Just as the neeps and tatties of Burns Night were being cleared away, before the UK university strikes of recent weeks, I found myself again transported back to last year and my time in Scotland…
Image © The Author.
‘Forged by Fire: Burns Injuries and Identity in Britain, c.1800-2000’ considers experiences across Britain and throughout more than two centuries. It was designed to engage with people and policy today – with burns survivors and their families, medical practitioners, the fire service and third sector, and the wider public; and with burns prevention and first aid education, and health and safety policies. In order for the project to focus most effectively on the detail, it takes in ‘iconic fires’ in Wales and Northern Ireland, as well as three English and Scottish city case studies: Birmingham, Glasgow and London. These urban sites were chosen due to the survival of records and their accessibility, but also because of the markedly different urban contexts; their housing stock, industries, demographics and cultures. The project team are determined that each city is given equal importance. Scale, scope, local experiences and national insight have therefore proved central to how ‘Forged by Fire’ was and is conceived.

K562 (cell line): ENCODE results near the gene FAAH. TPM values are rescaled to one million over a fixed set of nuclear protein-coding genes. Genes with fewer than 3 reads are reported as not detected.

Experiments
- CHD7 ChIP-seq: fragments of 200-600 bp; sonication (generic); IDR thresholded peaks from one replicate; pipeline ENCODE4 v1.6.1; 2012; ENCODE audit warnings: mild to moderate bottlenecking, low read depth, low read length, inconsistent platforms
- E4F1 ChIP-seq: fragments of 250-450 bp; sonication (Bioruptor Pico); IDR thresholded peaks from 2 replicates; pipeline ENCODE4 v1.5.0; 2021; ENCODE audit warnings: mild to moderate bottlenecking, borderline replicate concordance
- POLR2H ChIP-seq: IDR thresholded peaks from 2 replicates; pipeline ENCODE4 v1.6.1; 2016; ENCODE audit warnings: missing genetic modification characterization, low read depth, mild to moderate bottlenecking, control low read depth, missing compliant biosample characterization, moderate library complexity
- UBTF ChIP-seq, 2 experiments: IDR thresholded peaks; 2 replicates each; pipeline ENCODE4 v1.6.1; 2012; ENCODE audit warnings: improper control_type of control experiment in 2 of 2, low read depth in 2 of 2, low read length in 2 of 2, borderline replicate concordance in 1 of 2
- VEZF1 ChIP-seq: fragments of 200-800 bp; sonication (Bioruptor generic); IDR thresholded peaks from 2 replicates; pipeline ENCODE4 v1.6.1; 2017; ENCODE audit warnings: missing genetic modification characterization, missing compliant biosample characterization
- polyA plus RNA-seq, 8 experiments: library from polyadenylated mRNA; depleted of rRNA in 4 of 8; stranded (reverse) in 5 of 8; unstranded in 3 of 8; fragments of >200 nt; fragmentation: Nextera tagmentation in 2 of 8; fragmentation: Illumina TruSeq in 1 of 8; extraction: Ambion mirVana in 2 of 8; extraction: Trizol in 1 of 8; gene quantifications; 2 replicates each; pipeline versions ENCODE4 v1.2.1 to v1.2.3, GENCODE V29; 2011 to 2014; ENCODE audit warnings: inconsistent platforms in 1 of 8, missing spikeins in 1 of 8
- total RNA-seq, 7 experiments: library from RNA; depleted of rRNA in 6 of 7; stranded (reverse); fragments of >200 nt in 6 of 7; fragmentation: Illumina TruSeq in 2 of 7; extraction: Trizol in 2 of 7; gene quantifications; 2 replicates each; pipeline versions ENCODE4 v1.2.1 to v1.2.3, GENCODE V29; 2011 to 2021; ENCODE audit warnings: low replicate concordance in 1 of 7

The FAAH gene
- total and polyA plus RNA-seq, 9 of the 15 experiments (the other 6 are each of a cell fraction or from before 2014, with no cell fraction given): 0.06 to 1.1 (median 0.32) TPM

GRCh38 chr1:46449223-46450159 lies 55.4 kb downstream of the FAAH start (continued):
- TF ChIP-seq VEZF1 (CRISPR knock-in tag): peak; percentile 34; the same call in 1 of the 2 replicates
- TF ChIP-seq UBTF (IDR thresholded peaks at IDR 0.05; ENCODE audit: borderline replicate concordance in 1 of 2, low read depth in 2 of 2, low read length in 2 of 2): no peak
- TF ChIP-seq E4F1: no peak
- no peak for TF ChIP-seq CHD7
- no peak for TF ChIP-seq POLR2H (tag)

The battle between general, sweeping history and intimate, nuanced study was reignited most recently by Jo Guldi and David Armitage’s The History Manifesto (Cambridge University Press, 2014). In it, the authors argued that historians should return to embracing what one group of mid twentieth-century French thinkers, the Annales School, called the ‘longue durée’ (aka ‘big history’). Manifesto was a call for historians to tell public truths and overtly engage in debate and inform politics. The fallout from the claims made in the publication has been extensive. Birmingham colleague, Matt Houlbrook’s brief response voiced the sentiments of many: ‘Historians will … be surprised to learn that they have stopped engaging in debates about the past and our contemporary world’, and that ‘micro-historians’ – those following an idea developed in Italy in the 1970s, of in-depth, smaller-scale studies of the past – had ‘disengaged from vital questions of power and inequality’. Similar sentiments were expressed by Deborah Cohen and Peter Mandler, who in turn offered clear evidence to refute much of the premise and hyperbole of Manifesto. In addition, the two authors underscored that the rationale behind the employment of ‘big’ or ‘little’ history came down to the question a researcher is seeking to address and, in essence, not indicative of a lack of ambition or of an insignificant study.